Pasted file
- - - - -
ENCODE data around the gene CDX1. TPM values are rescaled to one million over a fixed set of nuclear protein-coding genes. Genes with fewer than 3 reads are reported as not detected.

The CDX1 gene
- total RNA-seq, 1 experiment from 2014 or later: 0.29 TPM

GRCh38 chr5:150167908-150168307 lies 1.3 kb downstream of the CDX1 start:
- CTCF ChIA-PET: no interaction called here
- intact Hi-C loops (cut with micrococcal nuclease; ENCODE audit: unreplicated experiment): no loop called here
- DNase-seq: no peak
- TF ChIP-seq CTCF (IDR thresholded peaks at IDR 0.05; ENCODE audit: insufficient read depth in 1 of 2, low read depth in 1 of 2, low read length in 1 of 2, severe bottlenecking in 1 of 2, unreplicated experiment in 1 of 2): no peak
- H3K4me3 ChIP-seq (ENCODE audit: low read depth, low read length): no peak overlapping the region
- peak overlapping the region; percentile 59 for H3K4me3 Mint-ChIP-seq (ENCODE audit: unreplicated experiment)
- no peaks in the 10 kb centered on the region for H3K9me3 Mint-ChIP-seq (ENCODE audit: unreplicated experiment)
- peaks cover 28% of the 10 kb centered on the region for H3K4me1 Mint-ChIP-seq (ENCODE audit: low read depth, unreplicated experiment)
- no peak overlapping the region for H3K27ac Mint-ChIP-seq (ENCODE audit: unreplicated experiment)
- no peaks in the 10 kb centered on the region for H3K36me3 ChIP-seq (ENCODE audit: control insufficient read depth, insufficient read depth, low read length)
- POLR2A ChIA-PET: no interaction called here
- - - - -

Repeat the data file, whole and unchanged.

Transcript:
ENCODE data around the gene CDX1. TPM values are rescaled to one million over a fixed set of nuclear protein-coding genes. Genes with fewer than 3 reads are reported as not detected.

The CDX1 gene
- total RNA-seq, 1 experiment from 2014 or later: 0.29 TPM

GRCh38 chr5:150167908-150168307 lies 1.3 kb downstream of the CDX1 start:
- CTCF ChIA-PET: no interaction called here
- intact Hi-C loops (cut with micrococcal nuclease; ENCODE audit: unreplicated experiment): no loop called here
- DNase-seq: no peak
- TF ChIP-seq CTCF (IDR thresholded peaks at IDR 0.05; ENCODE audit: insufficient read depth in 1 of 2, low read depth in 1 of 2, low read length in 1 of 2, severe bottlenecking in 1 of 2, unreplicated experiment in 1 of 2): no peak
- H3K4me3 ChIP-seq (ENCODE audit: low read depth, low read length): no peak overlapping the region
- peak overlapping the region; percentile 59 for H3K4me3 Mint-ChIP-seq (ENCODE audit: unreplicated experiment)
- no peaks in the 10 kb centered on the region for H3K9me3 Mint-ChIP-seq (ENCODE audit: unreplicated experiment)
- peaks cover 28% of the 10 kb centered on the region for H3K4me1 Mint-ChIP-seq (ENCODE audit: low read depth, unreplicated experiment)
- no peak overlapping the region for H3K27ac Mint-ChIP-seq (ENCODE audit: unreplicated experiment)
- no peaks in the 10 kb centered on the region for H3K36me3 ChIP-seq (ENCODE audit: control insufficient read depth, insufficient read depth, low read length)
- POLR2A ChIA-PET: no interaction called here